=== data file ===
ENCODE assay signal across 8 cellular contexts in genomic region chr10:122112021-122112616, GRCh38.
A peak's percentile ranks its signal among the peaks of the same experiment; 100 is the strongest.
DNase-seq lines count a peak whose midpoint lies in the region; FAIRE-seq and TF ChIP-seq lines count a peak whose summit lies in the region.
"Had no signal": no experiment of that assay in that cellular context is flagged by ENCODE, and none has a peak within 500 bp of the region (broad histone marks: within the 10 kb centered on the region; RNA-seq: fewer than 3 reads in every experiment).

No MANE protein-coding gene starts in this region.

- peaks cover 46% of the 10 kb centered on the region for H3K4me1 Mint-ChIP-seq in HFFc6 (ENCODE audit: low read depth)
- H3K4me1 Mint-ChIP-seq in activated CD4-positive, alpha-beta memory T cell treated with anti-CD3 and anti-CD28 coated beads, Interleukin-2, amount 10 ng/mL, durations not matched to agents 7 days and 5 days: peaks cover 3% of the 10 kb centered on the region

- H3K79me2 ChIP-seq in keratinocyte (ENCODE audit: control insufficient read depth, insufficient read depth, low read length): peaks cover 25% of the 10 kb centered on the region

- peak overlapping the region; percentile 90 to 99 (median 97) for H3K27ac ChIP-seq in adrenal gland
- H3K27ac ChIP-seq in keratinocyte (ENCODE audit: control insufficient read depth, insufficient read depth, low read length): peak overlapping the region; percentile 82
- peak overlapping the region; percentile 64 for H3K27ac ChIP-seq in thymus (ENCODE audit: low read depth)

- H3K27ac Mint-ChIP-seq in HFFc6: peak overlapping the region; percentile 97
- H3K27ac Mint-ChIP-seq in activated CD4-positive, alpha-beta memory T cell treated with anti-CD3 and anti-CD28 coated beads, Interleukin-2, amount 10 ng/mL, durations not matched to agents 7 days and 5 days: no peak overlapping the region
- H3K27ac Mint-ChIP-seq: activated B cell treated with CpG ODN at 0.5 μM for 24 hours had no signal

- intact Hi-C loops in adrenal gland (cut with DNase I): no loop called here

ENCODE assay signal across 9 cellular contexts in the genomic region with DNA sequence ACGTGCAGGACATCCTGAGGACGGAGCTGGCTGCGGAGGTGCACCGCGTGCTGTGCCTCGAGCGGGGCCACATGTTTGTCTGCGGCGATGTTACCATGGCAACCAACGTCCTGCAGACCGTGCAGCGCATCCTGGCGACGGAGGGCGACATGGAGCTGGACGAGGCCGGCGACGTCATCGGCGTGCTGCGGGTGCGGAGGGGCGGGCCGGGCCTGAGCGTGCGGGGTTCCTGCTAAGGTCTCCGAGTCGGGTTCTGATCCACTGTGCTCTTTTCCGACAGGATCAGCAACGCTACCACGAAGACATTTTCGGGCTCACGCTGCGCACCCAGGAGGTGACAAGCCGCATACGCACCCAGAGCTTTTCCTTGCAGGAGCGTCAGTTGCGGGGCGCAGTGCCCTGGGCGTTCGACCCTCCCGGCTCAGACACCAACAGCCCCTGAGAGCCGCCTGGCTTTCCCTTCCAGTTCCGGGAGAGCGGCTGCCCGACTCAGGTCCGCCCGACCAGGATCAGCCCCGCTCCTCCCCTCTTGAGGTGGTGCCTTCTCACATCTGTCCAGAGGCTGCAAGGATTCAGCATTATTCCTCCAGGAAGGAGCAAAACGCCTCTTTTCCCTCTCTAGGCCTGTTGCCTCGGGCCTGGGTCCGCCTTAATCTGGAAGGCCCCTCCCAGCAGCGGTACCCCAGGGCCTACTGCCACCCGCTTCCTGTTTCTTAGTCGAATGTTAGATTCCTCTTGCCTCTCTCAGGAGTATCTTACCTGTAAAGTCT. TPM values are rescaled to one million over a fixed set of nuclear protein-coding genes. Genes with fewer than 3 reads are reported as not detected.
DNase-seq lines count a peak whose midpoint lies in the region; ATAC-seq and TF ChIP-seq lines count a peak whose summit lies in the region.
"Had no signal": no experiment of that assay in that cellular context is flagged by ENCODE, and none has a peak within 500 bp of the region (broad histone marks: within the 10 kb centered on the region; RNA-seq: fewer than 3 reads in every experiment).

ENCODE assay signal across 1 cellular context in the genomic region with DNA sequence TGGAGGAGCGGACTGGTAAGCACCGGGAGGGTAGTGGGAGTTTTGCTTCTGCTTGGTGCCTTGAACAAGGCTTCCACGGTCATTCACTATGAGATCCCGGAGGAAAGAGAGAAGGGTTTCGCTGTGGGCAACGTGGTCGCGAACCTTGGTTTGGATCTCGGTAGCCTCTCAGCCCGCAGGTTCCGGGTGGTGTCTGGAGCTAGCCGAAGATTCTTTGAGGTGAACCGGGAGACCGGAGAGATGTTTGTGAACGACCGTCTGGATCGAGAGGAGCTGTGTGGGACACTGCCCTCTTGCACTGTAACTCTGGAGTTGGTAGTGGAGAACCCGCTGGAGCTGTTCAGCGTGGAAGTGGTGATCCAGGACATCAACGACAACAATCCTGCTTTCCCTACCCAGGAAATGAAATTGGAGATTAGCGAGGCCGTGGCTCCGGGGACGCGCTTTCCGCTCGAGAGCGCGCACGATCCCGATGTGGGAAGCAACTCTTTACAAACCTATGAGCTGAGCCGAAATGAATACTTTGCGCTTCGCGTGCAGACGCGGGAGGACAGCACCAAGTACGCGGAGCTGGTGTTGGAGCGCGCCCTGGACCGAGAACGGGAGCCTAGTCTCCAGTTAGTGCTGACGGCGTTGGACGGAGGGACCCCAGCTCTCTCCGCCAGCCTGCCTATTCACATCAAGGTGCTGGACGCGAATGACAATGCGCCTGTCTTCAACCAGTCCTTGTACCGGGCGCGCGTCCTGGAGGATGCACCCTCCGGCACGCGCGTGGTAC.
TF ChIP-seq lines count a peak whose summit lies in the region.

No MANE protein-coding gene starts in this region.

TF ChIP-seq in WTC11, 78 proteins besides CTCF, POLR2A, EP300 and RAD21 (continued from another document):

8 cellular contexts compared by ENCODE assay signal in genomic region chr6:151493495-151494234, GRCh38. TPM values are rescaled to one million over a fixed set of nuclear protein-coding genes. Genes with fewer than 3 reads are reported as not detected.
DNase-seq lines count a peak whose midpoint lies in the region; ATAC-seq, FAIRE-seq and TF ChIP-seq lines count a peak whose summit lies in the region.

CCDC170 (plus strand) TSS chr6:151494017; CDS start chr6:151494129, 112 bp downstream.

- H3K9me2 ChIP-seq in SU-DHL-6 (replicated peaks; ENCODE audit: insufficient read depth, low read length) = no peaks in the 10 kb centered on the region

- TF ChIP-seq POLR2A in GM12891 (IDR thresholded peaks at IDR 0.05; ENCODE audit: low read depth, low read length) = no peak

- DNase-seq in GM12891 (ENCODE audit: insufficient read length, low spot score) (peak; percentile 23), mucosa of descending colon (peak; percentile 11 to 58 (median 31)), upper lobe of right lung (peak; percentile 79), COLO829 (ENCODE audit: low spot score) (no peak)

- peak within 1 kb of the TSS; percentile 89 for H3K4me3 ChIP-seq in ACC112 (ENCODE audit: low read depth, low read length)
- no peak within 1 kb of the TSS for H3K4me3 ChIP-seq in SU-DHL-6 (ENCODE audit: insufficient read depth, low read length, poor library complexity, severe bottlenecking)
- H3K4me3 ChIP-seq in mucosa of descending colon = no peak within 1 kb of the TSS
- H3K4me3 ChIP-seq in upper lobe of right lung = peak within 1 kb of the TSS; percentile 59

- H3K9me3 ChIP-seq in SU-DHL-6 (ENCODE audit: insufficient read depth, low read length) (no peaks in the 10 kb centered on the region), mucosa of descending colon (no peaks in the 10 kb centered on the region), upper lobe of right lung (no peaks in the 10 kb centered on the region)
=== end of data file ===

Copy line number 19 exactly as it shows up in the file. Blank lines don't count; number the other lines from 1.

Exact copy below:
ENCODE assay signal across 1 cellular context in the genomic region with DNA sequence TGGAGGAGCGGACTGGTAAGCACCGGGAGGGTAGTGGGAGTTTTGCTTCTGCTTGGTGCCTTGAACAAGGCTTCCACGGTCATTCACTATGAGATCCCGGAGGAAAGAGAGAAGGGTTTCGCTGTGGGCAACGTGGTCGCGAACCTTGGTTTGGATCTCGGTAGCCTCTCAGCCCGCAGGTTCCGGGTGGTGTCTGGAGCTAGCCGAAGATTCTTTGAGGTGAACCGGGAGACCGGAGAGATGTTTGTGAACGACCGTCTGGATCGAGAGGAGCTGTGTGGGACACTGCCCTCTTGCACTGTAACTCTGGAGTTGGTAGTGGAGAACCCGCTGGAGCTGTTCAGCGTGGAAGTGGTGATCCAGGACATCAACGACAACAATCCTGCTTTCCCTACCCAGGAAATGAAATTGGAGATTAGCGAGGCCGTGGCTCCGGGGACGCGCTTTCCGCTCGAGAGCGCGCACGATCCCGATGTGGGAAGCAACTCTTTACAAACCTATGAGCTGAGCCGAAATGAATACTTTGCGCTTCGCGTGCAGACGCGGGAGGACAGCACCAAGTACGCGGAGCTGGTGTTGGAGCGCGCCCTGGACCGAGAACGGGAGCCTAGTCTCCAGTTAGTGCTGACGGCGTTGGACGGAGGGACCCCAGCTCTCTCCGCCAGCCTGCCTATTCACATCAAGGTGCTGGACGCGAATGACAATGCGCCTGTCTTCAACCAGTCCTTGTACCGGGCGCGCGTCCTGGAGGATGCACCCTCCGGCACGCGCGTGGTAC.